One attendee, talking about flexible morals still being a big problem in business, quoted Groucho Marx at the recent PR event, “Those are my principles, and if you don’t like them… well, I have others.”

An apt description of the upper echelons in big, and many small, PR companies.

Surely time to wake up and smell the Rainforest Alliance certified coffee? Here’s to hoping.

Here’s a pubcast on the topic I taped yesterday.


  1. Linda Locke

    I agree with your conclusion. I think the weakness of PR firms (and they would disagree vehemently) is that they've built their success of poundage of clips, not actual change. I think in the long range the current PR firm model will not survive. There are lots of smart people in PR firms but the current model for measurement makes these firms unsustainable in the long run.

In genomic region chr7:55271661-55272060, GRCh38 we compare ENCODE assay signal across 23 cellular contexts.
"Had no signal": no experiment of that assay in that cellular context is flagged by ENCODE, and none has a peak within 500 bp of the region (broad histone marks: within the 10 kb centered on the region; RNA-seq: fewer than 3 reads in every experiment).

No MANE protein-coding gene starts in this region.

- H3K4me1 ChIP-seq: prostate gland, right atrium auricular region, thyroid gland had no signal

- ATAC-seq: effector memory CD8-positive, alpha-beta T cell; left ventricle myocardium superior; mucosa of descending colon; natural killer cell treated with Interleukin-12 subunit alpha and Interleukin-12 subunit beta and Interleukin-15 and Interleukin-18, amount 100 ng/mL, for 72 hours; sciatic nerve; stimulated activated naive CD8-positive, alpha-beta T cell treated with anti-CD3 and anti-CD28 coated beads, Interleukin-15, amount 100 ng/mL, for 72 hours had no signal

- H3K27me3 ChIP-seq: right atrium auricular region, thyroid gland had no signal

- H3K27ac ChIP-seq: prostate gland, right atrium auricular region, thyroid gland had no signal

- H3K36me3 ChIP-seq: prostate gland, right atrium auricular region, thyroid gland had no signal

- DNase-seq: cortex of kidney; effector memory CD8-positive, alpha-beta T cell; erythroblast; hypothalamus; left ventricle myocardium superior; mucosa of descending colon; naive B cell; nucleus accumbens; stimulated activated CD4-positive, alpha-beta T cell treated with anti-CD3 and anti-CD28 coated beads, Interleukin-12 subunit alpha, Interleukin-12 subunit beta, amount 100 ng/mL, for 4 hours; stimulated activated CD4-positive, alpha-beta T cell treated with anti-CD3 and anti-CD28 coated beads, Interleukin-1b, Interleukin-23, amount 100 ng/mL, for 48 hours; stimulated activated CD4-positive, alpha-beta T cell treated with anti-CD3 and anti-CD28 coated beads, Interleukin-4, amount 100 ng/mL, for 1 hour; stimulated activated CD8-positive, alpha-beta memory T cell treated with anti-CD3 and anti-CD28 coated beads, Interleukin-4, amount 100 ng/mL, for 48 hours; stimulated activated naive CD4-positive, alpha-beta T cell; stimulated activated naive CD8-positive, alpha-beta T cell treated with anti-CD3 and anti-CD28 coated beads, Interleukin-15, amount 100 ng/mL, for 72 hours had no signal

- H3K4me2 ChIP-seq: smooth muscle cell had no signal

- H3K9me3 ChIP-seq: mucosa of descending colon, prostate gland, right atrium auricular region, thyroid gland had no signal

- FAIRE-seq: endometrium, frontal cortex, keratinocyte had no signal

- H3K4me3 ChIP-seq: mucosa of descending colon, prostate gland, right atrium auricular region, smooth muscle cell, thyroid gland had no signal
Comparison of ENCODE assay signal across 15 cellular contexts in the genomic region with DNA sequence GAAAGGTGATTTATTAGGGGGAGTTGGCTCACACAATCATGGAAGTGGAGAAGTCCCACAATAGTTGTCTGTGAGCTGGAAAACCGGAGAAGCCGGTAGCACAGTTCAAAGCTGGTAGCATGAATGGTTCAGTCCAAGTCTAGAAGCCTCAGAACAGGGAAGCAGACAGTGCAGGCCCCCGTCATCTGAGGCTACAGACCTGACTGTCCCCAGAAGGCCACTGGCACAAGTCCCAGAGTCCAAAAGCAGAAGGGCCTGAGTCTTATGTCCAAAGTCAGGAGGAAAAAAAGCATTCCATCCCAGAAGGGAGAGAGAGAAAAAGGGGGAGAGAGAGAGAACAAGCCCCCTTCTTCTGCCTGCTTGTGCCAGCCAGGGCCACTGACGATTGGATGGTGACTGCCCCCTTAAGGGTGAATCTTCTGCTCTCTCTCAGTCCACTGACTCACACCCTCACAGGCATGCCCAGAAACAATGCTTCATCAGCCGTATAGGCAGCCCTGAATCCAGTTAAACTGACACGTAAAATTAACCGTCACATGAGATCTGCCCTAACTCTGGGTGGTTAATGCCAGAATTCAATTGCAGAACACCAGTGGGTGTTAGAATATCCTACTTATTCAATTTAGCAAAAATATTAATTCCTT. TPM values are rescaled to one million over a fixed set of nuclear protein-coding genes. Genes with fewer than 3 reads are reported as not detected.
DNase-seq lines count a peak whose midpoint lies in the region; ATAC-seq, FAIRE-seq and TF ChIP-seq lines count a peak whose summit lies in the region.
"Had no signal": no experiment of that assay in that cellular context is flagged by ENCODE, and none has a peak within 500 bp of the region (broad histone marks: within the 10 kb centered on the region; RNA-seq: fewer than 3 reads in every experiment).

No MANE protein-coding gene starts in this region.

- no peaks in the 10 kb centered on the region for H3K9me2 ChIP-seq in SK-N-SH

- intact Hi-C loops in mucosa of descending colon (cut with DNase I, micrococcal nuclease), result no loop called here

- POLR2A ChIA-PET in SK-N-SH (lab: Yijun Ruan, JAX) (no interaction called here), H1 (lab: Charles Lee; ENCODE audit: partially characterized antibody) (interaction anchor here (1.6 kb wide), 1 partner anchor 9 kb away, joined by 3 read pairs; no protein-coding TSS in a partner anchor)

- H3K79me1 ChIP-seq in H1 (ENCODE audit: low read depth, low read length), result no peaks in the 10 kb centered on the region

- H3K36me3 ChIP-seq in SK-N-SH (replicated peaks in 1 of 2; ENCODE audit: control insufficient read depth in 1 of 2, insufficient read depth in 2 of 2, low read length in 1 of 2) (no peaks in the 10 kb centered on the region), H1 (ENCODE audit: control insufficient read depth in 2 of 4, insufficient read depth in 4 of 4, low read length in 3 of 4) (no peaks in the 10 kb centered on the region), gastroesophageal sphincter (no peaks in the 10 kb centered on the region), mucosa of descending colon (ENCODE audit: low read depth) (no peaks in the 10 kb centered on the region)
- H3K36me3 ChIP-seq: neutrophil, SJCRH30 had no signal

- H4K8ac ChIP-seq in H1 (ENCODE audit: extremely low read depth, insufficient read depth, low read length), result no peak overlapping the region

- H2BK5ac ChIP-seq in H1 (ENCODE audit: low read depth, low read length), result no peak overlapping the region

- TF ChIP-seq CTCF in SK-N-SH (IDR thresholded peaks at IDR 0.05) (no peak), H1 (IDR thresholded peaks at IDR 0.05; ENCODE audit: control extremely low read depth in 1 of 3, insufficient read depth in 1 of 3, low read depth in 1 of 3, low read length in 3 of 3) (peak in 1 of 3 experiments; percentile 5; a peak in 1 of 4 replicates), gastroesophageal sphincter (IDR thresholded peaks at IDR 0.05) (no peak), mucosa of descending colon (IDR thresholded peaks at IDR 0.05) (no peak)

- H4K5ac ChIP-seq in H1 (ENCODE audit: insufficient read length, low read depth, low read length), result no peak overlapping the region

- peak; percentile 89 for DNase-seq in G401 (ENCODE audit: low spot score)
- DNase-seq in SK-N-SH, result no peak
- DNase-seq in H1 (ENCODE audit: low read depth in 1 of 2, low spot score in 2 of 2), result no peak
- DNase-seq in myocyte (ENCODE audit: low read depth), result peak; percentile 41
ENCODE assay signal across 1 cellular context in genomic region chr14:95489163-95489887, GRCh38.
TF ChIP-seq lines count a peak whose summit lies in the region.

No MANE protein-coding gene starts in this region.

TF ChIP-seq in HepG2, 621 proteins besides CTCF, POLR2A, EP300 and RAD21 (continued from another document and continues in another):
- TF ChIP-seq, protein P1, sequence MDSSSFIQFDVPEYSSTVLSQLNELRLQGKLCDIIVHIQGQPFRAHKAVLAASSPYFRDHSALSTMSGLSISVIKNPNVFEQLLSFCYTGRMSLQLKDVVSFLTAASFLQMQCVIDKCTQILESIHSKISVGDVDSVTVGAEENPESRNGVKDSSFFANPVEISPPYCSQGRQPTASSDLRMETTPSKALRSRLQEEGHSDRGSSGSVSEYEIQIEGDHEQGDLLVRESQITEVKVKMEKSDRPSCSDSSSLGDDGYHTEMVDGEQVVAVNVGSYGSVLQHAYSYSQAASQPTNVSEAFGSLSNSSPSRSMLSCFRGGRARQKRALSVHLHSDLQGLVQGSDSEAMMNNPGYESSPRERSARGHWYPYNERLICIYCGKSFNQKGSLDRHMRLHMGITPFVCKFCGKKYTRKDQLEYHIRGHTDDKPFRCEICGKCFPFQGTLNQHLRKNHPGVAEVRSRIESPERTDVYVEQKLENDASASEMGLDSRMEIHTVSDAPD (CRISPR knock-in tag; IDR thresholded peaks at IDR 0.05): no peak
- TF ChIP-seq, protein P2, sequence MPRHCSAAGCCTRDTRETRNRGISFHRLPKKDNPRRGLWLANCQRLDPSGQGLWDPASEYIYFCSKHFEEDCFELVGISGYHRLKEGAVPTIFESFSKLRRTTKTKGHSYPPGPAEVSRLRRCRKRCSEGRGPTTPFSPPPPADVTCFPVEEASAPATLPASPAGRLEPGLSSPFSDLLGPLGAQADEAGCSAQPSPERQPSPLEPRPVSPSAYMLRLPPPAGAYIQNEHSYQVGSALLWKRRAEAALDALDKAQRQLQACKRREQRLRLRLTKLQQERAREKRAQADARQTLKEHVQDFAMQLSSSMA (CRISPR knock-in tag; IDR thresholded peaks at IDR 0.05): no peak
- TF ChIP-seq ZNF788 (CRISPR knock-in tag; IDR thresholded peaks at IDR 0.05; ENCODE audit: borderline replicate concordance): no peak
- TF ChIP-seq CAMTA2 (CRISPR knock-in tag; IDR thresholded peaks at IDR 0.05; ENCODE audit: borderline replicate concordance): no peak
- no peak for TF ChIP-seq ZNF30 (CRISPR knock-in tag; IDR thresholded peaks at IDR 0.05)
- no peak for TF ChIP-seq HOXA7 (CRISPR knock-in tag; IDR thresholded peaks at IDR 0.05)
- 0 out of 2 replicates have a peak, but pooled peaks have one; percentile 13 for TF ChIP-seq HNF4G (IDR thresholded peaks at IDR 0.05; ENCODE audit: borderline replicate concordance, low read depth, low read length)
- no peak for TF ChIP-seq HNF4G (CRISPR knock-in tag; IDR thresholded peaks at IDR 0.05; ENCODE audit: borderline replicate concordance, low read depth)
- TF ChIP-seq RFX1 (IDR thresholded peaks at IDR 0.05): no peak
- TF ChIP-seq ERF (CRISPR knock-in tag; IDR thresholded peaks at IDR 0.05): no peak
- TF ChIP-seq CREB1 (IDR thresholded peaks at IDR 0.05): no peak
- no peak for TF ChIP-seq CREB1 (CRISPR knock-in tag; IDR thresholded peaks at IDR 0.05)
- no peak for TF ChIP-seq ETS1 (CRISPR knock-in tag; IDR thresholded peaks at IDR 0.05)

2. Hi Toby, two issues with your comments here. First, while I agree with most of what you said, dumping on PR firms as a collective is a bit rich – yes, there are some shockingly backward agencies that are still catching up to CSR 1.0 but there are others that definitely get it. Secondly, you won't hear much about those agencies because the pursuit of sustainable business, for most clients, is not throwing a switch but hard, dogged embedding of new strategies, cultures and behaviours in their operating businesses – and this takes many years, usually with mistakes along the way. Staying low profile till change can be documented does not signal inaction or inability to understand – it's a prudent alternative to what some might describe as greenwashing.

  3. Hi Bill,

    Thanks for your comments. The PR company that I mentioned first contacted me about CR issues 8 years ago.